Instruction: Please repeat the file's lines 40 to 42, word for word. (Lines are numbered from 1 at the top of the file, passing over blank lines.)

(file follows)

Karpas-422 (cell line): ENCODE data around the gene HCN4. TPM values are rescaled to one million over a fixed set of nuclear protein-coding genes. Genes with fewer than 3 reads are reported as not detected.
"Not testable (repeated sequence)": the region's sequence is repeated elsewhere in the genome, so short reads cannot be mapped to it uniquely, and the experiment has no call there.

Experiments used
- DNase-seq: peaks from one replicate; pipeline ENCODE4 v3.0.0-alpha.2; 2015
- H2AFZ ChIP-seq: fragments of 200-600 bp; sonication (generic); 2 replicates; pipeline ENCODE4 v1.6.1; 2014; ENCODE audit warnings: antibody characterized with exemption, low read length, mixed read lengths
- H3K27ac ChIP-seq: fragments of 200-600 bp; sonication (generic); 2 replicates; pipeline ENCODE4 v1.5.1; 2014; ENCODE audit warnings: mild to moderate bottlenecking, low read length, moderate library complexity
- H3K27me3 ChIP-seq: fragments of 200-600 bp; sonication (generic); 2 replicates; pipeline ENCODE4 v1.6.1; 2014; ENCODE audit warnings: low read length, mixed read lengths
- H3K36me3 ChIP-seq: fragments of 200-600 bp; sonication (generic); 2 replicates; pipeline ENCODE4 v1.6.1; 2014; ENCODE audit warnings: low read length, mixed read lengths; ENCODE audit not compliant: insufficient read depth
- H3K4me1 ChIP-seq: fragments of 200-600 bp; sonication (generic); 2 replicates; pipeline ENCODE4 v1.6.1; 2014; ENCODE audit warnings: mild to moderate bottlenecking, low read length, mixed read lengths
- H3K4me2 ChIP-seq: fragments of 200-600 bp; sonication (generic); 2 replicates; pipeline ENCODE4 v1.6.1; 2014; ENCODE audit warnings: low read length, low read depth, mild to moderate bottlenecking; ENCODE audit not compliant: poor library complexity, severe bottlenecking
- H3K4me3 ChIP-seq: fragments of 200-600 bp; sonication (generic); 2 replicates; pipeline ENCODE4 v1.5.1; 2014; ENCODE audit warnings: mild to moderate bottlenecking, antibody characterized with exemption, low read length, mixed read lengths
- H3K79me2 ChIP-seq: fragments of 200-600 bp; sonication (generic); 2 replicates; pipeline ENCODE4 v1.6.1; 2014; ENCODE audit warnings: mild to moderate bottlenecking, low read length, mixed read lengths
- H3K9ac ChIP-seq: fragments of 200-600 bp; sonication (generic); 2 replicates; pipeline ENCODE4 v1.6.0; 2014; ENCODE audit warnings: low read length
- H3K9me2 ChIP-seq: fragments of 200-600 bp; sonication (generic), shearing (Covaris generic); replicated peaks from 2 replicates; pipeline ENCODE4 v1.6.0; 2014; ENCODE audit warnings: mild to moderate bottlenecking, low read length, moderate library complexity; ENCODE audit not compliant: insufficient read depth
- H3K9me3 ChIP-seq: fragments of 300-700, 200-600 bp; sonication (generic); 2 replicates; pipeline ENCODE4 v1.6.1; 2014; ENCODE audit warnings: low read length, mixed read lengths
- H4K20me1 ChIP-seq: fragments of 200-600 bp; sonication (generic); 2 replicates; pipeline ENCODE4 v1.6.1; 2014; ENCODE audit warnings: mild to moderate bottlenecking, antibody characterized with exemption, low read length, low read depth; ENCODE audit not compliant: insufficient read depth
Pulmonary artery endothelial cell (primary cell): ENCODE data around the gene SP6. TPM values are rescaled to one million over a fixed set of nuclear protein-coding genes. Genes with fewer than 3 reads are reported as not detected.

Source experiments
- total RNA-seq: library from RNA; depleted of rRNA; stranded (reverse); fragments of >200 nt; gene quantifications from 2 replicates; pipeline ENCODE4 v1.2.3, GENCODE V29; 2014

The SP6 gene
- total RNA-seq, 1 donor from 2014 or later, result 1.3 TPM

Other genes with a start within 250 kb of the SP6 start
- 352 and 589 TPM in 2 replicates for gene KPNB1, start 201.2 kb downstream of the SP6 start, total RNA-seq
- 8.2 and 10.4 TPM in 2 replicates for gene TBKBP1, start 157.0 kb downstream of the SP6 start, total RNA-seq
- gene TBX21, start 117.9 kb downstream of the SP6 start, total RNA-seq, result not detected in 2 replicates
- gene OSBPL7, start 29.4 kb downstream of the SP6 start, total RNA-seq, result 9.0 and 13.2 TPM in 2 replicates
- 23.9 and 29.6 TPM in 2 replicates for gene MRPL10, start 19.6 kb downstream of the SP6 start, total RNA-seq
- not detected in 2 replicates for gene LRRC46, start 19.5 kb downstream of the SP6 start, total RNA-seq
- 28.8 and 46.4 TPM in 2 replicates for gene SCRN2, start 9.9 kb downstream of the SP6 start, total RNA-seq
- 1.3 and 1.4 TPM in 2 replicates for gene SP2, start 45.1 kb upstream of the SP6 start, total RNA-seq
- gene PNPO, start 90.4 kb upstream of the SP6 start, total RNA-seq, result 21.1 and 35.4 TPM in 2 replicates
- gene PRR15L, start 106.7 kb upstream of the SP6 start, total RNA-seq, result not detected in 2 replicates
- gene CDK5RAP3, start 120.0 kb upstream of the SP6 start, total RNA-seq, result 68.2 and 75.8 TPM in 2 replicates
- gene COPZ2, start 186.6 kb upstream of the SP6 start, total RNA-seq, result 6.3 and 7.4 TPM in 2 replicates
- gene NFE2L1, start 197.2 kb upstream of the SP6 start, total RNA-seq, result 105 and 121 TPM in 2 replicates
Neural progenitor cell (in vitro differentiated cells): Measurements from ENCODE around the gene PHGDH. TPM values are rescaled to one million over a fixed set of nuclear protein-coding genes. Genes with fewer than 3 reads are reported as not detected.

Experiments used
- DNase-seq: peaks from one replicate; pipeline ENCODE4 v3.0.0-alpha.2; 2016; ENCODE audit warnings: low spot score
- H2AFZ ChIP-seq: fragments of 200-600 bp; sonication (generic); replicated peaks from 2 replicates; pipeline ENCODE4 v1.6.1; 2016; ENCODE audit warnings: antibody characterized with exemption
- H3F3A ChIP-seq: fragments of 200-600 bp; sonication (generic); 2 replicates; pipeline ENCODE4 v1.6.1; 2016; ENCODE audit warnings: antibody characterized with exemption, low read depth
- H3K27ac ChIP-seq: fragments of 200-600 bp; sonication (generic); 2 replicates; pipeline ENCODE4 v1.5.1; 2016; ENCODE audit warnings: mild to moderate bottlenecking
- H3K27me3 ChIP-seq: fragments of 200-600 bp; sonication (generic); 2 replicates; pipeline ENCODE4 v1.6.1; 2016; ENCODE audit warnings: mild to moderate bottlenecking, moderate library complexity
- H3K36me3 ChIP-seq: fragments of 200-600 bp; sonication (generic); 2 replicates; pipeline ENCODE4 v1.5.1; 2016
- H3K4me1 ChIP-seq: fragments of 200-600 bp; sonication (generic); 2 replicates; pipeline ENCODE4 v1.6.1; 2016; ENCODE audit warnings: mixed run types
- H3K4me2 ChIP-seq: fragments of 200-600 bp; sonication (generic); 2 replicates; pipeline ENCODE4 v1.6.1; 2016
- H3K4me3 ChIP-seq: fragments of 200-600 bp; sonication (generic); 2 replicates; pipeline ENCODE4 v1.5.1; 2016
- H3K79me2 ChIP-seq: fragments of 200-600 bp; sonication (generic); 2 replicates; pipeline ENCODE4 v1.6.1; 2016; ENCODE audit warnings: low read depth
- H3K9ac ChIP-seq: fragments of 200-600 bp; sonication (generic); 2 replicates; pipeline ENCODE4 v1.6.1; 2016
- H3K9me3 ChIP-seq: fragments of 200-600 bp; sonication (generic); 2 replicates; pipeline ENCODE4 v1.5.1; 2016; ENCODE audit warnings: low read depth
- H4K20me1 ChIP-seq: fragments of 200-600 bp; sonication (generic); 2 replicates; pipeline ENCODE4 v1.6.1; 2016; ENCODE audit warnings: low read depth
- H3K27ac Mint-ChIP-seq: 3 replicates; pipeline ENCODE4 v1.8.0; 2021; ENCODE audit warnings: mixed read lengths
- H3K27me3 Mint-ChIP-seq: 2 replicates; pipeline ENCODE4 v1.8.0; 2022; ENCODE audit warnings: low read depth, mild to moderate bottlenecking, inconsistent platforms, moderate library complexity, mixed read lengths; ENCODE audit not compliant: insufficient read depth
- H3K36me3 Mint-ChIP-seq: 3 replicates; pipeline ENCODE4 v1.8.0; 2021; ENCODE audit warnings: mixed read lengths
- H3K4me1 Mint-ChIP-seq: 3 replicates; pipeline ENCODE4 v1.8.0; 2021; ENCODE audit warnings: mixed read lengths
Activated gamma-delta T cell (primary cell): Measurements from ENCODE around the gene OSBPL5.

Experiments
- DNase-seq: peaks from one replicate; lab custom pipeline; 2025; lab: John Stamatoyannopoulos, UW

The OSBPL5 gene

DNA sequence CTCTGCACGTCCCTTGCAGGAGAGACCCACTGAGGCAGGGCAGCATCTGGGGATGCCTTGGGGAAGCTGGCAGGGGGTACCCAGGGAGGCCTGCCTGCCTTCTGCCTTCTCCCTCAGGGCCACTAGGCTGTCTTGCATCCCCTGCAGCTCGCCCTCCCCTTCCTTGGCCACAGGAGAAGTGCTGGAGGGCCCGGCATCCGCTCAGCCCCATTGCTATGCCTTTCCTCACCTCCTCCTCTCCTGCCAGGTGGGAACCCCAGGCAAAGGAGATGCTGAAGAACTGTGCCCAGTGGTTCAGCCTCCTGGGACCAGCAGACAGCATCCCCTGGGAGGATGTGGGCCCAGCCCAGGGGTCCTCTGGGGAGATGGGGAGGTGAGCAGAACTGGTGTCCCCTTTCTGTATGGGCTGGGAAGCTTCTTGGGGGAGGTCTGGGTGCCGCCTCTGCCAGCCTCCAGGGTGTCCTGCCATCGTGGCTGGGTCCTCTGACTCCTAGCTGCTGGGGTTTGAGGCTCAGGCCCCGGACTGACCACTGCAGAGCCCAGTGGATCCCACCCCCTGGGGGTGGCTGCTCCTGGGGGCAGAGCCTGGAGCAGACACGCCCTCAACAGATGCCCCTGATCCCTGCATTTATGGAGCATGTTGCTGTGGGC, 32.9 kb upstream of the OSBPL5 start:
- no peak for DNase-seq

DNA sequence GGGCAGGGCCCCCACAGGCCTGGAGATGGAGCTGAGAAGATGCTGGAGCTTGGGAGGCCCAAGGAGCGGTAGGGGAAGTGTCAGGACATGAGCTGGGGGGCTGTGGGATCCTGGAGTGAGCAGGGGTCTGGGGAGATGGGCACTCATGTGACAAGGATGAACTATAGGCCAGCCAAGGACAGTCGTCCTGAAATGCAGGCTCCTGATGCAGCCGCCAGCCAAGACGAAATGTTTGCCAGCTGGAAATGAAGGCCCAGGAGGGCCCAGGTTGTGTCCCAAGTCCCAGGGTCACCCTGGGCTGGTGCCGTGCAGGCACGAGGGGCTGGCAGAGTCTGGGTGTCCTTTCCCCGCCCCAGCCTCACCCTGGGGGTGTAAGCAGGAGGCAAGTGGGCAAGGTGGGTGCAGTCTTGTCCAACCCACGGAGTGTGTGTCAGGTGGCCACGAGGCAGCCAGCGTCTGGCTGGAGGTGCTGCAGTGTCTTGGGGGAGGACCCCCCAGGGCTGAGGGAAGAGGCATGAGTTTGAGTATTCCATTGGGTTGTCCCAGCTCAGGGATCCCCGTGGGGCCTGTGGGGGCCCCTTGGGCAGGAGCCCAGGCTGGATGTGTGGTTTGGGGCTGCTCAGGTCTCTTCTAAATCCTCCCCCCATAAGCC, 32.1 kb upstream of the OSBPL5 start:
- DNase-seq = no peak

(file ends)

- H3F3A ChIP-seq: fragments of 200-600 bp; sonication (generic); 2 replicates; pipeline ENCODE4 v1.6.1; 2016; ENCODE audit warnings: antibody characterized with exemption, low read depth
- H3K27ac ChIP-seq: fragments of 200-600 bp; sonication (generic); 2 replicates; pipeline ENCODE4 v1.5.1; 2016; ENCODE audit warnings: mild to moderate bottlenecking
- H3K27me3 ChIP-seq: fragments of 200-600 bp; sonication (generic); 2 replicates; pipeline ENCODE4 v1.6.1; 2016; ENCODE audit warnings: mild to moderate bottlenecking, moderate library complexity